Understanding the Listings Dashboard

As spring heats up, the inventory is a delicate balance between sellers and buyers and I figured it was time to update the dashboard to help people suss out what’s going on in their market.

Here’s the link to the dashboard – Listings dashboard.

First, a caveat. This data is Active Listings from Redfin. Active Listings is everything listed in the last 4 weeks. It can be higher than inventory because inventory is a snapshot at the end of the month. It’s related, but not exactly the same! But it’s a pretty good stand-in.

But to help you understand the tabs, I’ll walk you through each of them here.

Percent change in active listings year over year

The first tab shows a map with the percentage change in listings from a year ago for metros.

Hover over any metro to see the percent change as well as a graph of listing totals since 2019.

The second tab is very similar but organized by county.

Click to activate, then hover over any county to see the percent change as well as a graph of listing totals since 2019.

Active Listings Breakdown and History

The next tab tries to compare the listings to some useful factors like

  • How many new listings came on the market?
  • How many pending sales happened?
  • How many homes were de-listed?

Below is just a snapshot, it’s not interactive. Go to the full dashboard since this post doesn’t allow the full size layout.

At the bottom of the chart is the historical information for this same week each year. The blue bar indicates 2023 listings and progress towards 2019 levels. There’s a marker and flag for the level of listings, same week each year. You can move change the selected date to investigate how it’s changed.

In the snapshot above you can see that the blue bar ends at the ’22 marker. It’s currently 2023 so this means we are basically at the same level as we were exactly one year ago, in San Diego, CA.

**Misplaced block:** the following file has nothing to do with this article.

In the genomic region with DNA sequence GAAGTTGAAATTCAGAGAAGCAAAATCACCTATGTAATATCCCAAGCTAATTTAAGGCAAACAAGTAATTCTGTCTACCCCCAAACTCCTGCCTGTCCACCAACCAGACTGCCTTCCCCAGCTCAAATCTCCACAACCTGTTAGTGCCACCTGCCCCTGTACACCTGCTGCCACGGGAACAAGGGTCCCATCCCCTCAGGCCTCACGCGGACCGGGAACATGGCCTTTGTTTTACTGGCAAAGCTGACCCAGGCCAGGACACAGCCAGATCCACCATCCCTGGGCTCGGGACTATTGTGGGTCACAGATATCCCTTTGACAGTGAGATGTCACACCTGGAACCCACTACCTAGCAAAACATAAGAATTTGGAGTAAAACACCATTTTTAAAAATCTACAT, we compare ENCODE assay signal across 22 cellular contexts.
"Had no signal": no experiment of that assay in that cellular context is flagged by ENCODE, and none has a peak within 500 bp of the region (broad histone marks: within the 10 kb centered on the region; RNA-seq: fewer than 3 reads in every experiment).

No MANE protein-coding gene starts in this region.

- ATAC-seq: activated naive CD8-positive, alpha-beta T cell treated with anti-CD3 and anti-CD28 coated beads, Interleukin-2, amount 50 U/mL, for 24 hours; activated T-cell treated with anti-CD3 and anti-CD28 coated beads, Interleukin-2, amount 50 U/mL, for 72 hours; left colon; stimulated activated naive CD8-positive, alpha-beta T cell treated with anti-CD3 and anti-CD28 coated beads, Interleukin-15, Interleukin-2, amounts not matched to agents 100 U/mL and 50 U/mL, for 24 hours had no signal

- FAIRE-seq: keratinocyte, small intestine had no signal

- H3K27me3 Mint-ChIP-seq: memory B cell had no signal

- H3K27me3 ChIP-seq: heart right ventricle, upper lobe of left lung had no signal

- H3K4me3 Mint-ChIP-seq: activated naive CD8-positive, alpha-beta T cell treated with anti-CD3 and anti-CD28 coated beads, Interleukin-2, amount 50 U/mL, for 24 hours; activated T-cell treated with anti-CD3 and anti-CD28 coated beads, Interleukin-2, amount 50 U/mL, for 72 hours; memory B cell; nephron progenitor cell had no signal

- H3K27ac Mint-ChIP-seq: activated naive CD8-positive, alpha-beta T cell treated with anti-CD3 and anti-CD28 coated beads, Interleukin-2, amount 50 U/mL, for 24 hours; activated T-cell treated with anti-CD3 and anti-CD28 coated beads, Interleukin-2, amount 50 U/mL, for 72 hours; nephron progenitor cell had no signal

Market Hotness

Finally, this is a measure of market hotness. It represents pending / active listings so you can see how “hot” the market is compared to previous years. It indicates what the balance is between buyers and sellers.

In case you’re wondering what the calculation actually is, it’s just pending / active * 400. The 400 is a constant meant to scale the fractional values into an easier to handle number.

Final words

I wrote on my blog months ago that low inventory won’t save the housing market. I might be wrong and honestly, it certainly appears to be holding it up right now. But I do believe this tide will turn after the high season.

In many markets, sellers are just holding on or trying to rent properties instead. As rental vacancy continues to rise, and it is, eventually landlords and small investors will need to sell. A ton of demand has stepped out of the market already, with mortgage apps down to a 28 year low.

As I say in every disclaimer though, I could be wrong, so don’t take my word on anything. But I hope everyone can use these tools to understand their own market themselves.

Here’s the link to the dashboard – Listings Dashboard.

Disclaimer: I’m an idiot first time home buyer. I’ve never taken an econ class in my life. I’m just sharing what I see and learn as it happens. I am 100% certain I will get things wrong, so don’t take any of this as the golden truth.

Share your thoughts.

Your email address will not be published.

This site uses Akismet to reduce spam. Learn how your comment data is processed.